Friday, January 8, 2016

Thinking Inside AND Outside the Box

There is much talk today in Christendom about “thinking outside the box,” so much so it tends to eclipse sound reasoning (which begins by “thinking inside the box” well and thoroughly).  I would suggest that not only are these two ways of thinking compatible, they are the same thinking (one only stretched out further than the other).  In fact, outside-the-box thinking is dependent on inside-the-box thinking for its existence.  Though it is true that inside-the-box thinking will shrivel and die if not unleashed into outside-the-box thinking, outside-the-box thinking can only exist tethered to inside-the-box thinking.

Nancy Gorman, a friend of mine who dearly loves the Lord, wrote some profound and instructive words about food and cooking and walking in the Spirit.  Nancy said (among other things), that “I am getting a revelation about food…. There is so much more to this. There is a spiritual impartation of freedom in the kitchen that is possible. There is a healing that can take place, and a deliverance from fear of making mistakes in the kitchen...I think the workings of the right brain take more courage, like a leap of faith, so to speak. The left brain thinks more like, ‘This is what is right, and we must do it this way.’  As I was making pancakes this morning, thinking I would measure everything so that I could write it down to give to someone who asked me for my recipe, I realized I could not even make pancakes by measuring. I just go with the flow and I can't think about it because I would mess up. There is just no thinking in my cooking...Then I realized I WOULD HATE TO ENTER INTO THE KITCHEN if I had to open a book or think! I feel for those who hate to cook. I am wondering if they hate it because they approach in with their left brain. Maybe they just can't enjoy it because they think they have to do it a certain way. They worry about making mistakes if they just wing it. Hey I like that word… WING IT!” She continued, “It isn't bad to follow recipes and learn that way… NOT AT ALL!  But we are striving for freedom from the school house… into the childlike faith of flowing with HIM.”  She further continued and made even more excellent points, but for my purpose here, what I have quoted of her words above is sufficient.
Like an athlete who becomes so good at his or her craft that they can wing it (using outside-the-box thinking), but never completely untethered from fundamental mastery (inside-the-box thinking), so an excellent cook, though SEEMINGLY untethered from the fundamental recipe, is certainly tethered to a mastery of logic and principles hidden beneath the surface of apparency.  In like fashion to the master athlete and cook, the Law which is a schoolmaster to bring us to Christ—once inside Christ’s domain—loses its fundamental structure but never its fundamental foundation. The perfect law of love and liberty is the internalized and metamorphosized Law of Moses, not something wholly new.  It is simply the objective, prescriptive and external Law of God made into the subjective, inscriptive and internal rule of a new creature that can do nothing but obey the law of its nature.  Christ in man is light in darkness: the effect being a renewed conscience informed by the Word of God.  Christ in us is the Law mastered to the degree of subconscious adherence and subliminal influence; the gospel of Jesus Christ subsumes, not eliminates, the Law.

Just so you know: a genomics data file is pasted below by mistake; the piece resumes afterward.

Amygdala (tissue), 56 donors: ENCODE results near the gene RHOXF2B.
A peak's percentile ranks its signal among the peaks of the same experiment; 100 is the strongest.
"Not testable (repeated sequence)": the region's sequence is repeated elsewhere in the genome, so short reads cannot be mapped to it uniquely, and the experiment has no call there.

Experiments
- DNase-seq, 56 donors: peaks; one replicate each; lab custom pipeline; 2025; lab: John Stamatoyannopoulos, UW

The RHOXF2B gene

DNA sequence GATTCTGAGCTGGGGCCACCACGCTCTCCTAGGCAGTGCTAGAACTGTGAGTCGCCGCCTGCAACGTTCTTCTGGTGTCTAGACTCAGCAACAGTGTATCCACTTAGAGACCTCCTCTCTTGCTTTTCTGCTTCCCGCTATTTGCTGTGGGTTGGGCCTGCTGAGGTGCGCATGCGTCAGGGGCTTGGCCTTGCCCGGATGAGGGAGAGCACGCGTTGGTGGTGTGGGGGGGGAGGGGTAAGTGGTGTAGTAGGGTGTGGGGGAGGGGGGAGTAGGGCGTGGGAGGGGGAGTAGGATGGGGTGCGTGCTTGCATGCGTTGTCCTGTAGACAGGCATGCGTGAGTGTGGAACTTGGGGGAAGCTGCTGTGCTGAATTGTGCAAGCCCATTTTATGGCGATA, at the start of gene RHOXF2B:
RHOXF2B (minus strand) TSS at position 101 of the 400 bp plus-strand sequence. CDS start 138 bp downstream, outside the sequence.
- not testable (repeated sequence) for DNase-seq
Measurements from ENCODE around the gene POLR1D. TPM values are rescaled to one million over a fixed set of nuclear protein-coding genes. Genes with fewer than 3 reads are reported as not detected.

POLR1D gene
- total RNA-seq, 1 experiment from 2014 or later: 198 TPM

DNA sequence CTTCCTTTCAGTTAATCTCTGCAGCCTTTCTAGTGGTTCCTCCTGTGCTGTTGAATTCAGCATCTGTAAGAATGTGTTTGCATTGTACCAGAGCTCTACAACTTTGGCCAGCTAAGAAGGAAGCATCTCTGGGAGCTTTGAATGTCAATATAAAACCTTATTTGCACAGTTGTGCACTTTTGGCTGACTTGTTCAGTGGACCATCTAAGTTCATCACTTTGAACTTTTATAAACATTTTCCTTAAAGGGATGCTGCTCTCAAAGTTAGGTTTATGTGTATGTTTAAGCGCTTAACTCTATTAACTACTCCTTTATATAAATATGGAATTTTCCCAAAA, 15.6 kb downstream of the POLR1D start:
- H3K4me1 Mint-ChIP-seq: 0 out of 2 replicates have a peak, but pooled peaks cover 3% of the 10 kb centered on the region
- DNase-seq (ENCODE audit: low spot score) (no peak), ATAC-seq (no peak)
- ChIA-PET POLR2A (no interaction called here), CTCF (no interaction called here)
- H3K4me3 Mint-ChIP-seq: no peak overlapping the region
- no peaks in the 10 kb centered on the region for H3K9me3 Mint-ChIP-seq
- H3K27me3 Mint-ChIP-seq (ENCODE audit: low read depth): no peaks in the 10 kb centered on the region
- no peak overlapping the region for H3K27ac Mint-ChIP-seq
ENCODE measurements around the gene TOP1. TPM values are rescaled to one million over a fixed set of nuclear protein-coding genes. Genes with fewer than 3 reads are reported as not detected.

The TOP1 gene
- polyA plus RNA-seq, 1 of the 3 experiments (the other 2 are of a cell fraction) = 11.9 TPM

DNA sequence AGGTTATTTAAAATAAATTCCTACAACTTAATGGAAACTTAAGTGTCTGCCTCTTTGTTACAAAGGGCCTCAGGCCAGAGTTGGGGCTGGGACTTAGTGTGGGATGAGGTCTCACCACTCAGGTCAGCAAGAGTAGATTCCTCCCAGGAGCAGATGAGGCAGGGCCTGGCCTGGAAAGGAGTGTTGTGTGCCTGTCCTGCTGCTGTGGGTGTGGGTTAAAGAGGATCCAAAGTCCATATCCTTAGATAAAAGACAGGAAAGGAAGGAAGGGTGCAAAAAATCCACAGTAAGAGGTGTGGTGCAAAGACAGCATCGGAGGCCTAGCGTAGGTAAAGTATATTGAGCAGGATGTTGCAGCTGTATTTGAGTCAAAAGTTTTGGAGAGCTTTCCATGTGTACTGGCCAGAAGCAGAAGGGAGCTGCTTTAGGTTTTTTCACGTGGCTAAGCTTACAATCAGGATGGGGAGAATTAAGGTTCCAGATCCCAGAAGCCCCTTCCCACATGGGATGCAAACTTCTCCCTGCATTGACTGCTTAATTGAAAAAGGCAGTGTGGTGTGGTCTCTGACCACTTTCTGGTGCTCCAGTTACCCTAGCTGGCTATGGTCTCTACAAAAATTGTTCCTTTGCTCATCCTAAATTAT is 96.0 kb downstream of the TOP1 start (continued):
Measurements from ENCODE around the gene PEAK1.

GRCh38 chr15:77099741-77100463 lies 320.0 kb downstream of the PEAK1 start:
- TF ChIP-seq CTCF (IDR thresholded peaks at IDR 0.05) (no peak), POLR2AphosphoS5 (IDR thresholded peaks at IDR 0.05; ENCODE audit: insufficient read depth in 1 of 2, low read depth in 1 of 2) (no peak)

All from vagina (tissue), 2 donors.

When we get to the point of mastery, like in the kitchen or in the arena of sport, or in anything actually, it is because we have learned our fundamental lessons well, and in BOTH sides of the brain!  Mastery is only accomplished by using the full spectrum of our brains, both the right side (accentuating creativity; this side tends to learn visually and emotionally) and the left side (accentuating reason, organization and logic; this side tends to learn verbally and logically).  Those only technically correct but without joy, laughter and singing are not really correct; conversely, those who are blissfully joyful, laughing and singing, but without any technical proficiency, are equally incorrect.  Thinking outside the box is both creative and adventurous, but also and always, it must remain deeply premised on a mastery of that which remains established inside the box.  If not, outside-the-box thinking will float out into space untethered from reality and be lost to coherency.  No doubt, abstractions to one is concrete to others, and vice versa, but if we confuse the common ground of language too much, we cease to communicate.